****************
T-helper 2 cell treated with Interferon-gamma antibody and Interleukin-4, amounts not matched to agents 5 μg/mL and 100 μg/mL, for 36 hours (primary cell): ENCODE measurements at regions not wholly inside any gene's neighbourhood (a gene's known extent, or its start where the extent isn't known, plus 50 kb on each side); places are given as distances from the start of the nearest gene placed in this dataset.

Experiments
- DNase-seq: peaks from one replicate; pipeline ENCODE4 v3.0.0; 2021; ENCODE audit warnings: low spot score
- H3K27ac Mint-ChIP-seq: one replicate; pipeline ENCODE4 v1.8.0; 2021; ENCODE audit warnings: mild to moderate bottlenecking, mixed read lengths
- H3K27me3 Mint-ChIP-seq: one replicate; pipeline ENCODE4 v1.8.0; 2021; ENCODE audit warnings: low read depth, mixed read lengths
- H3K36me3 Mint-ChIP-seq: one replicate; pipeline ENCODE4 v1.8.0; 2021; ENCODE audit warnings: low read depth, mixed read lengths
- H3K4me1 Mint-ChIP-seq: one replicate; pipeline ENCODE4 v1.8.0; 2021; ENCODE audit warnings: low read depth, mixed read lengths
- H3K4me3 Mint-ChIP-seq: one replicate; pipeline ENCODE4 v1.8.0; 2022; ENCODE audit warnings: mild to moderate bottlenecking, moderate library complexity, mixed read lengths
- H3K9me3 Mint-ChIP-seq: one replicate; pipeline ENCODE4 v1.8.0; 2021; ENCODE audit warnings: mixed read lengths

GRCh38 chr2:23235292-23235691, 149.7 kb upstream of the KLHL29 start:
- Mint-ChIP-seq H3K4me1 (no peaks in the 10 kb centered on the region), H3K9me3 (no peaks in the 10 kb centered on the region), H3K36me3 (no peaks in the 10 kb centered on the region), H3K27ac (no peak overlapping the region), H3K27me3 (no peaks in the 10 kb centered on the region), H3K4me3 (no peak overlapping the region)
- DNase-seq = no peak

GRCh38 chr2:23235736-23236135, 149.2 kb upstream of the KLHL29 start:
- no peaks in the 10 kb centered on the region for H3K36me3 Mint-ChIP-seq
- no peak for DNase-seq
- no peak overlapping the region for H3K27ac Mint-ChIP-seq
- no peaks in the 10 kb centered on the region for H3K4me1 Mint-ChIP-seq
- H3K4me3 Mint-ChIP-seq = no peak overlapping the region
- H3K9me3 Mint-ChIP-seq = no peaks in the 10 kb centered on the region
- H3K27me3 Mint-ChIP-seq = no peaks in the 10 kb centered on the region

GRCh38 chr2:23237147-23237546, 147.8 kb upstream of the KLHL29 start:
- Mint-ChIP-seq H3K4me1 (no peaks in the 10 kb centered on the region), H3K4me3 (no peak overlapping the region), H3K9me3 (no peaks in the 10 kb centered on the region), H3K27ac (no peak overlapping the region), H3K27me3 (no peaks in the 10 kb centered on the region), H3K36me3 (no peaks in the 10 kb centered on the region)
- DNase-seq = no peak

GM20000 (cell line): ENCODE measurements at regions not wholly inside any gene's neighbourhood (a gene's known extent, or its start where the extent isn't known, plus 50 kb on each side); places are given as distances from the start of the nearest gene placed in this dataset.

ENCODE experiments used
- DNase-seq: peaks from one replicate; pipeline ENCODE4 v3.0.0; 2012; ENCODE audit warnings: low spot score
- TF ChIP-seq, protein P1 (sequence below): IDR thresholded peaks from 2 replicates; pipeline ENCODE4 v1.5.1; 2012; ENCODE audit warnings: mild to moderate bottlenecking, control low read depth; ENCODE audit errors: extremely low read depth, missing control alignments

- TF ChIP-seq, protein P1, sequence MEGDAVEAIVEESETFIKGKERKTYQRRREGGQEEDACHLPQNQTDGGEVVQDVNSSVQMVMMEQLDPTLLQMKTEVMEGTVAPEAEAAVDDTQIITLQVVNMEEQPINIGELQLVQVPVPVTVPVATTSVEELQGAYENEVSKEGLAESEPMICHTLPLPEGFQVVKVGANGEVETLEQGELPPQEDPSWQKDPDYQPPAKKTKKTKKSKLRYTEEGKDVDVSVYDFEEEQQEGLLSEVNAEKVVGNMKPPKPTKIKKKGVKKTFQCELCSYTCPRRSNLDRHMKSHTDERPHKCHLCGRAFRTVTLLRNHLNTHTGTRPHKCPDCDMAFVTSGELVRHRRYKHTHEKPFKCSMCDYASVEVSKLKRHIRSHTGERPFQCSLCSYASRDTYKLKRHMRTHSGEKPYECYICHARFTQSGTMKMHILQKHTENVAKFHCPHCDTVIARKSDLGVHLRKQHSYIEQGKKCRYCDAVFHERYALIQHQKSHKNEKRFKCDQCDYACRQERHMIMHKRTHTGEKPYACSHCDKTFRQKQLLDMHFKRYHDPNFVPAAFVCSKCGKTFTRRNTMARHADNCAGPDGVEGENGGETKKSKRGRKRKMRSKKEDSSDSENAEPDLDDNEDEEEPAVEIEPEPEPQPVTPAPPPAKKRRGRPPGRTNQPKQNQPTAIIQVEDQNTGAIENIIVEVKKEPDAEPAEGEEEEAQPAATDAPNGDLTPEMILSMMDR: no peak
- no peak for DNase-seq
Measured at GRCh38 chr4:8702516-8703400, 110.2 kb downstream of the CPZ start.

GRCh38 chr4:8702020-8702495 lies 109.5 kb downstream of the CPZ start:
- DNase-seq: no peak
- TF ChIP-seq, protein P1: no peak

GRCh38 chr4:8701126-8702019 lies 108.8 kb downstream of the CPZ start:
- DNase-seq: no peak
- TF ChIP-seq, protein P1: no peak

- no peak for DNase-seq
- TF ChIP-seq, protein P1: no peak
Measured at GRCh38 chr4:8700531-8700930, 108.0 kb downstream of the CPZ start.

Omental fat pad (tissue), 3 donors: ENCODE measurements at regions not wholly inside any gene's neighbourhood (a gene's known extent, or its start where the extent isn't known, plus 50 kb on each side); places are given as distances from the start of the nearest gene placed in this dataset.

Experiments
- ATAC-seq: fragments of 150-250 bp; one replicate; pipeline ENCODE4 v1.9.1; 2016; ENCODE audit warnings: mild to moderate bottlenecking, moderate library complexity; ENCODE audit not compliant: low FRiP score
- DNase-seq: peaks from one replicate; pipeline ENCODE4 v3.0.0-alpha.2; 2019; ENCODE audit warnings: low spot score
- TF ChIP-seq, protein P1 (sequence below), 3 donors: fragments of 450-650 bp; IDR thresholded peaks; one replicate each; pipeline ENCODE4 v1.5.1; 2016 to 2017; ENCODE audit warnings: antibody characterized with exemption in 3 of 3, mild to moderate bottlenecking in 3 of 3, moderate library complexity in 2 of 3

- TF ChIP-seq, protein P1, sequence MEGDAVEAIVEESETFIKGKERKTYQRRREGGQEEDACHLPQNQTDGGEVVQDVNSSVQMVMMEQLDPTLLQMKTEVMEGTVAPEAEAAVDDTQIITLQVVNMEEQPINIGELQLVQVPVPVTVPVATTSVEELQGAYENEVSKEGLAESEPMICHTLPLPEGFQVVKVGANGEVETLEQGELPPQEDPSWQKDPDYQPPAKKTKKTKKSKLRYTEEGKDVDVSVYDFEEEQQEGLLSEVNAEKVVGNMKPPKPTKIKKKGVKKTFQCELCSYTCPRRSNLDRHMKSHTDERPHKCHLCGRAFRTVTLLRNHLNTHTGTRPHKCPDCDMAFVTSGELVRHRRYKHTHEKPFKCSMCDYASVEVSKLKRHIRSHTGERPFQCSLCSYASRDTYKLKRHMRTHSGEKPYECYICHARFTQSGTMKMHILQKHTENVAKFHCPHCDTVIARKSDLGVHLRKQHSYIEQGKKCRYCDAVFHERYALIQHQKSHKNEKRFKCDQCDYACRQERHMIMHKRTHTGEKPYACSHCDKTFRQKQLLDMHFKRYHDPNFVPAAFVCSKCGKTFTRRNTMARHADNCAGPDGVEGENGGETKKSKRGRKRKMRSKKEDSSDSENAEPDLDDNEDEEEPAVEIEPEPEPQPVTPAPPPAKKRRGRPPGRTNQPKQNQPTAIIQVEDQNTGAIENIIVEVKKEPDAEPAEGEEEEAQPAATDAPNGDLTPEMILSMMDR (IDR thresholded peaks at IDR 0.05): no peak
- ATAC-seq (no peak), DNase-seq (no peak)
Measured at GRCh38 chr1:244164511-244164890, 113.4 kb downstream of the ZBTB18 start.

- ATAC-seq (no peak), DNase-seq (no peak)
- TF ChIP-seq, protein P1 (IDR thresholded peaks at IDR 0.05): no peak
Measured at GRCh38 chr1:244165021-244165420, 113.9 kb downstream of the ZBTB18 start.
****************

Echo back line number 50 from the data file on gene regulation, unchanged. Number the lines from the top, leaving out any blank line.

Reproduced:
Measured at GRCh38 chr1:244165021-244165420, 113.9 kb downstream of the ZBTB18 start.